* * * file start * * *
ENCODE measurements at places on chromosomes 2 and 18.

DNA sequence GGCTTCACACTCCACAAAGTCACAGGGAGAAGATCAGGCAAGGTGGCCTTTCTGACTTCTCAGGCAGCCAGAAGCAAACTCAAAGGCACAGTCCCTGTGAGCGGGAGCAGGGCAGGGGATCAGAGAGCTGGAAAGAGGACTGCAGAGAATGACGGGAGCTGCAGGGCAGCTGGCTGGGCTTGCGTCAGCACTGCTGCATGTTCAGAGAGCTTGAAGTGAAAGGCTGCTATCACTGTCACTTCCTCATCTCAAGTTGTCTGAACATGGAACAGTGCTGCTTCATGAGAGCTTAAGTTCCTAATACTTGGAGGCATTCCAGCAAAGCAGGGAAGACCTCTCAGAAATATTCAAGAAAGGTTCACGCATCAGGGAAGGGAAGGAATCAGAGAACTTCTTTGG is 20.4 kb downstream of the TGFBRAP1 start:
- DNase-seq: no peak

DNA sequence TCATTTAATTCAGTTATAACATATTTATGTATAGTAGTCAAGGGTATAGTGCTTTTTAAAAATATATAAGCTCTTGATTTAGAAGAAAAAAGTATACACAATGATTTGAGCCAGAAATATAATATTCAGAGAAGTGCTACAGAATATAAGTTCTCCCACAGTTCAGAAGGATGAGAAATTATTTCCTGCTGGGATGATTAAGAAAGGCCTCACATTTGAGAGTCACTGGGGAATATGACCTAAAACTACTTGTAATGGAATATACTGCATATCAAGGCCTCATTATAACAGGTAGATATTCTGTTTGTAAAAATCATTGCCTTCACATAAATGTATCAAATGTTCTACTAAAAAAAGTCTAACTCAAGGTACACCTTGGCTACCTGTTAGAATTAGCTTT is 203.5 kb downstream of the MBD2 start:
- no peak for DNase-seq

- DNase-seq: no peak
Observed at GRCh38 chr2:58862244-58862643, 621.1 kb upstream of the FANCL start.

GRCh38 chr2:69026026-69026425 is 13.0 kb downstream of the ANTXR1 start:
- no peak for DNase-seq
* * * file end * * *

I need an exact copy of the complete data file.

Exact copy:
ENCODE measurements at places on chromosomes 2 and 18.

DNA sequence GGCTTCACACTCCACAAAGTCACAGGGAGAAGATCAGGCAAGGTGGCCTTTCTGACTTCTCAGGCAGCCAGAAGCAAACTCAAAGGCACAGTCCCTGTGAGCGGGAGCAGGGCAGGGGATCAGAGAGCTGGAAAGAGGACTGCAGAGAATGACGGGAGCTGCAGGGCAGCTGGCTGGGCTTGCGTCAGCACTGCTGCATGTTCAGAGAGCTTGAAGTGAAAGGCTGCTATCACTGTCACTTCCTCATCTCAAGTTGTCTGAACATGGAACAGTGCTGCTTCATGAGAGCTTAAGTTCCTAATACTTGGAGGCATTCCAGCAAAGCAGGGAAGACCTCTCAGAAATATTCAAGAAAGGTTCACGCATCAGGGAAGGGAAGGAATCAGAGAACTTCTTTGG is 20.4 kb downstream of the TGFBRAP1 start:
- DNase-seq: no peak

DNA sequence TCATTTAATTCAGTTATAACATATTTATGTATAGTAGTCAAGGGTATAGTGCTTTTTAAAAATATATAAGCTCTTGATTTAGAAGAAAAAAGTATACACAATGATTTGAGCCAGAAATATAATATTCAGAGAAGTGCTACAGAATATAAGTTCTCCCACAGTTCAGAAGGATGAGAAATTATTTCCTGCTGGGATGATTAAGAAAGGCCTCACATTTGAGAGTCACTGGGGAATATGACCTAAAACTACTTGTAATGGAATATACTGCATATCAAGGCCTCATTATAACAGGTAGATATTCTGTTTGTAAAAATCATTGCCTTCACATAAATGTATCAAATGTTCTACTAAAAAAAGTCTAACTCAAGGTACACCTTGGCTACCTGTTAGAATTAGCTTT is 203.5 kb downstream of the MBD2 start:
- no peak for DNase-seq

- DNase-seq: no peak
Observed at GRCh38 chr2:58862244-58862643, 621.1 kb upstream of the FANCL start.

GRCh38 chr2:69026026-69026425 is 13.0 kb downstream of the ANTXR1 start:
- no peak for DNase-seq